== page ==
My Reaction To A Very Important Lecture On Video Game Design


One big frustration with modern video game design, is if you try to be nice to EVERYONE, then you default to nuetrality and losing, instead of getting to be a high level hero, because rewards for completing content are insufficient to aid players against endgame content without throwing all the player weight behind a narrative ally that might not exactly be compelling enough to be “cool”.

Furthermore, I haven’t had an OS add-in in over 25 years. I’ve made suggestions for updating Windows 10 taskbar and print screen/record and clipboard, al very clever hacks, even the keyboard mouse input being replaced with something better than either, but it’s very difficult to get any OS-level access to implement it. It’s mostly static. Who designs this stuff? Games for Windows is a death sentence…

One thing that *Diablo 3* does really well is vary the monster/enemy personas with modular elements that can combine in interesting ways. Character model shape, size, skills, elemental properties, all combine in interesting ways to vary the combat. This methodology could easily be used to procedurally generate points of interest (Quests, a la Star Wars Galaxies), and Allies and quest givers. It’s mostly a matter of swapping variables (Like the example with Orcs/Dwarves/Elves/Goblins, you could simply swap the nomenclature and visual/audio input that makes the player identify with the content). I suspect a lot of modern engines are Bespoke, and implement data harvesting of players’ lives, to introduce drama, stress, and unique narratives, but it can be psychically harmful if the player doesn’t get what they want and is faced with too many black and white choices, if the designer is not effectively telling their story and balancing resources with edification through artwork, and if the difficulty curves and statistics are super-competitive.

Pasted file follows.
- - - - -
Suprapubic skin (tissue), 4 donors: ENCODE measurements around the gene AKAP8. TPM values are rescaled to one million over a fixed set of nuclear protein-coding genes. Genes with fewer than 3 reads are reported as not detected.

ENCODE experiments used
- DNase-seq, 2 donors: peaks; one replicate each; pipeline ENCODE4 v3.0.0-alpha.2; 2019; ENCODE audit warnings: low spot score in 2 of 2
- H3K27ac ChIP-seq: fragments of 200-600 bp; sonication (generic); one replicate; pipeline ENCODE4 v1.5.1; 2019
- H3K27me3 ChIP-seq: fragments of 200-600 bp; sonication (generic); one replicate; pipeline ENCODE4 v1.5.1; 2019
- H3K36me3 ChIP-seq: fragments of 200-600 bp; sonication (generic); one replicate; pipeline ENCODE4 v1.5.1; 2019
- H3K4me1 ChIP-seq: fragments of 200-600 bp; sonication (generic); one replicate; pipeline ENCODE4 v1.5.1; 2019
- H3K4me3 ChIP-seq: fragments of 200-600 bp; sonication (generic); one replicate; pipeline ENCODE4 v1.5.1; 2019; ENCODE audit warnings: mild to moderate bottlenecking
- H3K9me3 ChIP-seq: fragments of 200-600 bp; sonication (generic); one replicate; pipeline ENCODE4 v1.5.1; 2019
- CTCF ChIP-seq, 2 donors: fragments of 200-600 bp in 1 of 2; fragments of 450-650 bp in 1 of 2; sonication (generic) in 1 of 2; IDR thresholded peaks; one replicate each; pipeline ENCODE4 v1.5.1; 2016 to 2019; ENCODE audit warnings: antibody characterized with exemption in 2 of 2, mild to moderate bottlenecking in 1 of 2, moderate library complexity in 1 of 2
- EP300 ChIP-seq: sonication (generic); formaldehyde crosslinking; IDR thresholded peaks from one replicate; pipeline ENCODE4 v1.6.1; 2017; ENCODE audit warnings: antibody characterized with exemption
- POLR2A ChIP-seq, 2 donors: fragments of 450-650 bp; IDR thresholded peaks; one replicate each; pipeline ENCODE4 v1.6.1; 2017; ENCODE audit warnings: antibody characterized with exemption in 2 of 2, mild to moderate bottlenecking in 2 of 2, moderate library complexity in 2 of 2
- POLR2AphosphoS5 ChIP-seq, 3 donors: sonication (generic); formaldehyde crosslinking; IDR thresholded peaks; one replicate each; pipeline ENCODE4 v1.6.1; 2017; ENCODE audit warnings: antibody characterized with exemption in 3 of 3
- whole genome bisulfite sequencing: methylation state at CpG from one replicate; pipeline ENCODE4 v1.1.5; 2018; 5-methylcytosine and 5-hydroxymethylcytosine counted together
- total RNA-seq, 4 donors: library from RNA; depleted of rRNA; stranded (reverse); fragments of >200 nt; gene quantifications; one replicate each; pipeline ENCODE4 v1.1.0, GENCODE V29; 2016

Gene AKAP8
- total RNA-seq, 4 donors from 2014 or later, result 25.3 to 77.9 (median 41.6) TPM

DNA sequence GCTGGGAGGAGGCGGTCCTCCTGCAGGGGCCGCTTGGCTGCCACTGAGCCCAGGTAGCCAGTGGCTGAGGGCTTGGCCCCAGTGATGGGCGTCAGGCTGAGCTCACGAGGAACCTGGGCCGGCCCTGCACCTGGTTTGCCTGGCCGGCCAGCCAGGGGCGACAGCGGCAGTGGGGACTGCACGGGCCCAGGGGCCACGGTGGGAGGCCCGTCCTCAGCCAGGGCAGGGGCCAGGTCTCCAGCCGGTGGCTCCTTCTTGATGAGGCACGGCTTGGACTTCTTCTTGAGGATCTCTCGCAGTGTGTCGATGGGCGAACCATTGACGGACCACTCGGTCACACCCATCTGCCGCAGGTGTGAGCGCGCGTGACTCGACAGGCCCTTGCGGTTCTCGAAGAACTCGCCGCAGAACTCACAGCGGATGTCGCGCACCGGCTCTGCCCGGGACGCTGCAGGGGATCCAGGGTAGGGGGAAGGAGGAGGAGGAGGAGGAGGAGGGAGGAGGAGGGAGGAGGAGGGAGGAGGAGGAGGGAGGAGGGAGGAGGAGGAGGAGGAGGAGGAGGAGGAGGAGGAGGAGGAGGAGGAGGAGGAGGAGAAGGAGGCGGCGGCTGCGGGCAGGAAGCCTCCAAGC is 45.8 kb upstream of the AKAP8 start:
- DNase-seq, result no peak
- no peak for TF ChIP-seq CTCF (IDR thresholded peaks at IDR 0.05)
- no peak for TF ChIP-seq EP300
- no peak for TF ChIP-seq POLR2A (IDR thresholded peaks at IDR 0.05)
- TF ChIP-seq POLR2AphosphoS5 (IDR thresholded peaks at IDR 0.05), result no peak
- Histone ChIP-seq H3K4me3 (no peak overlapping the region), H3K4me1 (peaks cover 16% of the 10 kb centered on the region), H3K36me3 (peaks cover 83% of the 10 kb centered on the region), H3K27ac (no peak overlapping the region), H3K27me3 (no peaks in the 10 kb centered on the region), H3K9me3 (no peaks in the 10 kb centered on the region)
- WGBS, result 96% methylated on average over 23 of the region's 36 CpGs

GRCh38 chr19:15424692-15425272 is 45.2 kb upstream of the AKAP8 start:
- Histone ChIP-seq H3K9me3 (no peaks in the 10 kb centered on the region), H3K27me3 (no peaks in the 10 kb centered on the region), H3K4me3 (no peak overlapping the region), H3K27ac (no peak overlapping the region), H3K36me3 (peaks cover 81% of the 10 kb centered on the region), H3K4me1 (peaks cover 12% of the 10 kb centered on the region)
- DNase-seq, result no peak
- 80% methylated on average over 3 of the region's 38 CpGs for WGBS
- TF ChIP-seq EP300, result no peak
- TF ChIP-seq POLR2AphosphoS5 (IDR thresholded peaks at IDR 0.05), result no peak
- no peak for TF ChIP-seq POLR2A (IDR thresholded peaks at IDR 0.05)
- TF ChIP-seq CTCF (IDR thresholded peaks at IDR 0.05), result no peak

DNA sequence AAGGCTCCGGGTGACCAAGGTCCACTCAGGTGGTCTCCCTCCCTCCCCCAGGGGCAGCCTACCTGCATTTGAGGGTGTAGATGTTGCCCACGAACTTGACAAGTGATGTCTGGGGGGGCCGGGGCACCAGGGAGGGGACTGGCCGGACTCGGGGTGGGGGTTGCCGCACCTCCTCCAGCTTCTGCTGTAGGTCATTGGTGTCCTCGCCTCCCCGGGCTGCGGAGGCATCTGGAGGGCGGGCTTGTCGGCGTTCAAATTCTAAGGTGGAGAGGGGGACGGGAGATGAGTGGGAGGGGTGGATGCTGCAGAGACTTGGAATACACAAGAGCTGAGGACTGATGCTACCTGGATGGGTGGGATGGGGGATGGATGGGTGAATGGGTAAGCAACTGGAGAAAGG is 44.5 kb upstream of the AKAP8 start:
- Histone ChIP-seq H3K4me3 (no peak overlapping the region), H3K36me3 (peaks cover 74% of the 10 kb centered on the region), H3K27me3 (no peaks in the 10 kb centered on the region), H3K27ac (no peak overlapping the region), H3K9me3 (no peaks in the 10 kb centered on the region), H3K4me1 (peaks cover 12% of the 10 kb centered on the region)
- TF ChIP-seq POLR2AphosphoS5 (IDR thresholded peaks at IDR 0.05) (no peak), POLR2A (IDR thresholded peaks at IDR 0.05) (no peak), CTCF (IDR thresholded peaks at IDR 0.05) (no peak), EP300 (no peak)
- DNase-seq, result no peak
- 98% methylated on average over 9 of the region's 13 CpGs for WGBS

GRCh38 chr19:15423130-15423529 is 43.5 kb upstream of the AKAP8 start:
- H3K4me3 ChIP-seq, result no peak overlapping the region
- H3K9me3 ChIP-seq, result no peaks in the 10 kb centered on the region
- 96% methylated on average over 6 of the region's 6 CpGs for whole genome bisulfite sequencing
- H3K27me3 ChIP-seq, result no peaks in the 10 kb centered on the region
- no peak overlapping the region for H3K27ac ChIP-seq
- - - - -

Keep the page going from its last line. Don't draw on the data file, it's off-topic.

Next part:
WoW Classic was supposed to offer gameplay elements like this with “Reputation” and “PvP rankings”, but it was never made available to players like me because the time investment would be “Grind kills all day every day for years on end”.

Reputation isn’t necessarily the only way to advance player activities, there can also be physical (geographic/architectural) thresholds, like nearness to a monster generator or resource mine, or co-positional item inventory thresholds, like a gun that gets a new type of ammo, or maybe a new style arrowhead for your bow, or even point and click adventure style unlocks where you can’t get to the new area until you use an inventory item with an environmental object, or solve an environmental puzzle that isn’t too cryptic.

I guess what I’m getting at, is that there are lots of ways of allowing players to drive the narrative, and be driven. Not all of them are implemented in every game though, and, at least in my honest and well-informed opinion, the more verbs a player has at their avatar’s disposable, the realer the world, and the thicker the plot.

The last question asked by an audience member in this video, mentioning thematic and overarching patterns and atmospheric qualities, is important with respect to making games with more than just a handful of these systems possible. I think the system like the one I am trying to design for my WordPress page, Renaissance Musings, found at #5 on the list here , is important not just to my page, but to bespoke media generation of all kinds. When we all look at something as simple as a Venn Diagram of “Posts with copresent tags”, we find that the data produced is rife for exploitation, as a means for determining who or what constitutes a “theme”. Once we have determined a theme exists in reality, through non-fiction tagging and slugging, we may find that this pattern can be modularized and statistically mapped to generate an enjoyable experience of more like content, or fill in the gaps for underrepresented patterns.

Add-ons (more blind posts) be damned, and add-ins (better site features) be praised.

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